Illinois Standards for Traveling Employees Continue to Shift in Favor of the Employee
Updated: Jul 9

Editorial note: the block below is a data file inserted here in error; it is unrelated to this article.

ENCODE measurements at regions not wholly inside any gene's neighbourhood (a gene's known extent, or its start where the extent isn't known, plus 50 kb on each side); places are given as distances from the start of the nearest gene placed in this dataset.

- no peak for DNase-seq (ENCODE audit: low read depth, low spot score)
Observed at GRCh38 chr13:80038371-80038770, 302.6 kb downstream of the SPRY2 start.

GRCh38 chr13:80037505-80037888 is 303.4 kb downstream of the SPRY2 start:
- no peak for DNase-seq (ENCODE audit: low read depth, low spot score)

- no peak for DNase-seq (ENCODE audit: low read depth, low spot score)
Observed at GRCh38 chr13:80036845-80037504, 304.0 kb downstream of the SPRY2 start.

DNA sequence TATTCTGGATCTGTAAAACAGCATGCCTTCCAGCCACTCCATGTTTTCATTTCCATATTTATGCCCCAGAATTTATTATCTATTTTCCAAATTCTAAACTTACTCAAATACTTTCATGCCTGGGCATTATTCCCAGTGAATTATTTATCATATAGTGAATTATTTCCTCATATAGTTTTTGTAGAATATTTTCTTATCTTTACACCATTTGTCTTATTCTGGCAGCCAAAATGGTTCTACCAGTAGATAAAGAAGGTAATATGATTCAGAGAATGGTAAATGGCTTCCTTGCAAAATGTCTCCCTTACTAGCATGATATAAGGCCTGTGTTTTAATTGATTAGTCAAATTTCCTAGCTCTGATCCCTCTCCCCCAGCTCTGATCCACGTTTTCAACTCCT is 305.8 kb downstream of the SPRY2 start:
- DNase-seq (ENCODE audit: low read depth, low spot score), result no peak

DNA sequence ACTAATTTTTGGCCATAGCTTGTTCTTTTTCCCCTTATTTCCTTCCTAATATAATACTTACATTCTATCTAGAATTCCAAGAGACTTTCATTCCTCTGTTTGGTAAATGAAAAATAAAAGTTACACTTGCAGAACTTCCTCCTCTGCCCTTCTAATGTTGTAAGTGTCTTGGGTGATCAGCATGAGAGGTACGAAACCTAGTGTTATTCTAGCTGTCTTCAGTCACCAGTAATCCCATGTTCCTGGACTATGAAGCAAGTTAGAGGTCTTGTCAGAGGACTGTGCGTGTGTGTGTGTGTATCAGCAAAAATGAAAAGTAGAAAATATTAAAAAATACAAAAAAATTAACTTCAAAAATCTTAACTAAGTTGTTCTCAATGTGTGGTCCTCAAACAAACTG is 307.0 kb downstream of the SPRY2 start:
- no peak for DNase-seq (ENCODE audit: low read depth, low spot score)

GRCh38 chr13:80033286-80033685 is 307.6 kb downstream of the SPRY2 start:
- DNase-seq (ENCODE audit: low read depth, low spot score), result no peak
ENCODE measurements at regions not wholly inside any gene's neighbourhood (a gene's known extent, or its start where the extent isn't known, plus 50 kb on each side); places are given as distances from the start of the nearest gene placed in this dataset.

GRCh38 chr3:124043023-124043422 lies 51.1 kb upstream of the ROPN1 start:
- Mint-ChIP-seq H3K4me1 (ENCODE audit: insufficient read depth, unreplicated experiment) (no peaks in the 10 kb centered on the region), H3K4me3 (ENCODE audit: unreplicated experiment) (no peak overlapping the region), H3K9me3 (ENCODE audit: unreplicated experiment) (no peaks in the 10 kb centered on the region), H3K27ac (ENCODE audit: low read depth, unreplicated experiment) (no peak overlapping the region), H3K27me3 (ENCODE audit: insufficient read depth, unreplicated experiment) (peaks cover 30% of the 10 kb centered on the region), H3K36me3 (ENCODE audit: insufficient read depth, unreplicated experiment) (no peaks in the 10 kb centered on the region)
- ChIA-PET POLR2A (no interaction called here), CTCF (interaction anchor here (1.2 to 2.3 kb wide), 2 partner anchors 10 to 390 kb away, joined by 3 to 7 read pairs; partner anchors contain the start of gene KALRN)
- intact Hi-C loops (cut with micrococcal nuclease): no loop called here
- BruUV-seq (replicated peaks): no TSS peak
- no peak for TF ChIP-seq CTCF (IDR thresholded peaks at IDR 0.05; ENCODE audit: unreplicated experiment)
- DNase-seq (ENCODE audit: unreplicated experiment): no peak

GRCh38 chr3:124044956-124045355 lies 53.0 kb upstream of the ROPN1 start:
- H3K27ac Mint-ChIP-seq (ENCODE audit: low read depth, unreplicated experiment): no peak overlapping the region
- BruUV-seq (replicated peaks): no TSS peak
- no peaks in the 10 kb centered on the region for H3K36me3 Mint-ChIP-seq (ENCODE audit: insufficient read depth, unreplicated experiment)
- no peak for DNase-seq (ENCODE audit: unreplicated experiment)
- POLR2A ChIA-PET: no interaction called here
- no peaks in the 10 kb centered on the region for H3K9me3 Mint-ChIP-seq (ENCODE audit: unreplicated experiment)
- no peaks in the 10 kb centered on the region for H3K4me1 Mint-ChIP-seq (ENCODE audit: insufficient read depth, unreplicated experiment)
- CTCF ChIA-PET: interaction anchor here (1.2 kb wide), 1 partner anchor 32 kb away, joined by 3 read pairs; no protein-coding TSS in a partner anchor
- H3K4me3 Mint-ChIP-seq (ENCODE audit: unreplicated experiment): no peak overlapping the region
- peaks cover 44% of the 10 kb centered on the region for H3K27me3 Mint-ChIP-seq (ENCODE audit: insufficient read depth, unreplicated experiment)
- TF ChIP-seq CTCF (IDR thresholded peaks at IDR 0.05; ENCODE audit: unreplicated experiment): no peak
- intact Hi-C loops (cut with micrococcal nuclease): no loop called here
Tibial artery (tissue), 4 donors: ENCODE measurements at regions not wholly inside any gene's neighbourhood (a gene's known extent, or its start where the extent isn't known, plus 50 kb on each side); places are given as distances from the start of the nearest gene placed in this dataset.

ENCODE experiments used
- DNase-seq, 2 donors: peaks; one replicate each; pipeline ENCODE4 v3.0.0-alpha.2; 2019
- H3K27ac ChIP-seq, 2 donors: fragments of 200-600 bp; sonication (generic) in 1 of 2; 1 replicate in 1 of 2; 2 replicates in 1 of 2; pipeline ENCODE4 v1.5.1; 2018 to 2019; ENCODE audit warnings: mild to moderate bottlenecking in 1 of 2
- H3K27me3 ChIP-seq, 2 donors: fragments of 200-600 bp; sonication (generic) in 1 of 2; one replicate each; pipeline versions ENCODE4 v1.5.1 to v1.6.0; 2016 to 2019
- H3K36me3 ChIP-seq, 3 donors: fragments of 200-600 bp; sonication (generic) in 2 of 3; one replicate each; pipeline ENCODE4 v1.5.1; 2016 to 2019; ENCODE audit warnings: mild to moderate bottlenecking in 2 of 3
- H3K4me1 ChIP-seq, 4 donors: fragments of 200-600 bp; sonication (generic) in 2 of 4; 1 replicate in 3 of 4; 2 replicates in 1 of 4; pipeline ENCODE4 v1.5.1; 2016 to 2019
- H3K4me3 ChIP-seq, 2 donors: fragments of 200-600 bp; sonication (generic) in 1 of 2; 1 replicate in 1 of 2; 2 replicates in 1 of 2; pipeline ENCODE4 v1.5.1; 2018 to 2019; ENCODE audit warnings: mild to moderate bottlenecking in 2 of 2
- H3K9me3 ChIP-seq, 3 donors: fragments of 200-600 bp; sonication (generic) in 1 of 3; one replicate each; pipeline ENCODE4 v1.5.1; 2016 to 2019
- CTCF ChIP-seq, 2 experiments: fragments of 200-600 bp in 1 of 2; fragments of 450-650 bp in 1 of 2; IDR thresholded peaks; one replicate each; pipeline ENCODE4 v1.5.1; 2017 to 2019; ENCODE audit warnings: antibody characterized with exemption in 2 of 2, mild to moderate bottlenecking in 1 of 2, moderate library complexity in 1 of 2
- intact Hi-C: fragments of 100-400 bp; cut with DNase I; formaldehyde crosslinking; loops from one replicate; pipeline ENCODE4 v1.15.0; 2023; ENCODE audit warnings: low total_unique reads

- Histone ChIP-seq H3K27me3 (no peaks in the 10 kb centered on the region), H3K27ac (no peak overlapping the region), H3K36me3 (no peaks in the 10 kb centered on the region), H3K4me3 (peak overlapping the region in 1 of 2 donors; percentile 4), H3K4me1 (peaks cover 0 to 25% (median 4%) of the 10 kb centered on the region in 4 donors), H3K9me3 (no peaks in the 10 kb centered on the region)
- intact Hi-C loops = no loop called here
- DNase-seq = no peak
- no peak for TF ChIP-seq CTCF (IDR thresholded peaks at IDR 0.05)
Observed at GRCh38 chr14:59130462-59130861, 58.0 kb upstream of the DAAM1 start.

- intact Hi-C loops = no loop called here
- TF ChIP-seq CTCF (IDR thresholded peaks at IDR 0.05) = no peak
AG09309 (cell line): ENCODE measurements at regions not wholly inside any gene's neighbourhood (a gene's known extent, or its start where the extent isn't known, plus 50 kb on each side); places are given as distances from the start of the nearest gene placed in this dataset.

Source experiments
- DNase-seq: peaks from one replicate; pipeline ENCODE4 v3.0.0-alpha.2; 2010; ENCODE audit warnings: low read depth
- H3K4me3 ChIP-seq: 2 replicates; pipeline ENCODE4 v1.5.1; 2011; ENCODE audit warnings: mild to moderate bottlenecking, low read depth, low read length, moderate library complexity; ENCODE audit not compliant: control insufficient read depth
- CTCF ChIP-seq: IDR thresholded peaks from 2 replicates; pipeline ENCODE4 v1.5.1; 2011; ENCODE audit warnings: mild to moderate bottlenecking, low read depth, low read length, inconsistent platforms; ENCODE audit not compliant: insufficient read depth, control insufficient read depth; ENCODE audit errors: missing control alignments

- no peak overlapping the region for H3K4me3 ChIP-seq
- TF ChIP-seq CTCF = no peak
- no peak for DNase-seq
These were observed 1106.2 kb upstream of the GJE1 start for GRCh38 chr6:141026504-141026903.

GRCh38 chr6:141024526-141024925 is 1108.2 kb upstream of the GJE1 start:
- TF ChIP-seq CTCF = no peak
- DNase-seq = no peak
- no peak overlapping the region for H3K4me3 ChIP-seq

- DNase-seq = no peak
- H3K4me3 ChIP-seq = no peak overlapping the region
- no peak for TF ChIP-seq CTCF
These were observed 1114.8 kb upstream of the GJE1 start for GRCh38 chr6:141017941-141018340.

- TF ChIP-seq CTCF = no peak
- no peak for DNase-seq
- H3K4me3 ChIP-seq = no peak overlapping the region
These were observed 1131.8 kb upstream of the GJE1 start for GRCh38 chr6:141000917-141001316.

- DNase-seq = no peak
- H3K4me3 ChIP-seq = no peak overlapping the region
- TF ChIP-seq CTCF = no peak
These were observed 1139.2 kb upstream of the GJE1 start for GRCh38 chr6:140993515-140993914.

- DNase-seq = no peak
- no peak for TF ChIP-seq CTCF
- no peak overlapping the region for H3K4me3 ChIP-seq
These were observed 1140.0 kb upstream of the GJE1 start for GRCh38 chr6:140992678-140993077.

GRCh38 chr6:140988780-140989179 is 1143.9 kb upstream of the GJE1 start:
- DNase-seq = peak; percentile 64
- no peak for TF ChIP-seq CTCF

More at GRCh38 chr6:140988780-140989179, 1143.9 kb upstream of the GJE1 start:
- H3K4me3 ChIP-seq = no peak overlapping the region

For the longest time, if you were hurt while coming from or going to work, then it was a personal injury and not covered by work comp. Over the past eight years or so this has been evolving though and the answer is no longer as simple as one might think. Now there are a number of factors that must be considered when performing this equation. The most significant of them are the nature of the work being performed, the location the work is being performed at, and if the injury occurred during extra-curricular but foreseeable activities. The first element to consider is the type of work being performed. If travel is an inherent part of the work then that will strongly weigh in the favor of the employee. For example a delivery driver who runs all over town or even all over a broader delivery route, will likely be found to still be in the course of their employment when they drive their company vehicle home from the last delivery site. This is an expected part of the job. In contrast the factory worker who drives to the same location every day is likely not within the course of their employment during an automobile accident. Determining what counts and what doesn’t count as traveling employment is no longer as clear as it once was. The courts have ruled again and again in favor of the injured worker as they have slowly expanded these definitions. For example, an office employee who is asked to pick up donuts for the office before coming to work, is likely within the course of her employment while driving from her home to the bakery. The possibilities are almost endless and can require an expert to distinguish. The second element to consider is where the work is being performed. The courts have repeatedly found that an employee working off site can be considered a traveling employee and thus any injury that occurs may be a work related injury. This might apply equally to the carpenter traveling to a job site in another county as well as to an employee who is loaned out to another store for a limited duration. The key being that the work is performed away from the employer’s regular place of business or specifically away from where the employee’s normal work station is located. The final element can be one which is most counter-intuitive. It has been a long standing principle in Illinois that an employer benefits from their employee doing certain things for personal comfort. Examples of this might include something as mundane as using the bathroom. This principle gets expanded greatly when an employee is traveling for work. It is necessary and desirable for the employer that a traveling employee eat meals and even partake in some recreational activities. Thus if your job has you away from home, almost any reasonable activity that you participate in may be covered as a work injury. Parsing out what is and what is not covered can be a challenge, especially given how the courts have continued to change the definitions. While the changes have overall been beneficial to the injured worker, many employers still respond based upon outdated models. This can lead to denied claims and employees who take on the responsibility for their own injuries rather than getting the coverage provided to them by the Illinois Workers’ Compensation Act. If you have questions regarding this, it is always a good idea to seek out a free consultation from a qualified work comp attorney, such as those at Strong Law Offices.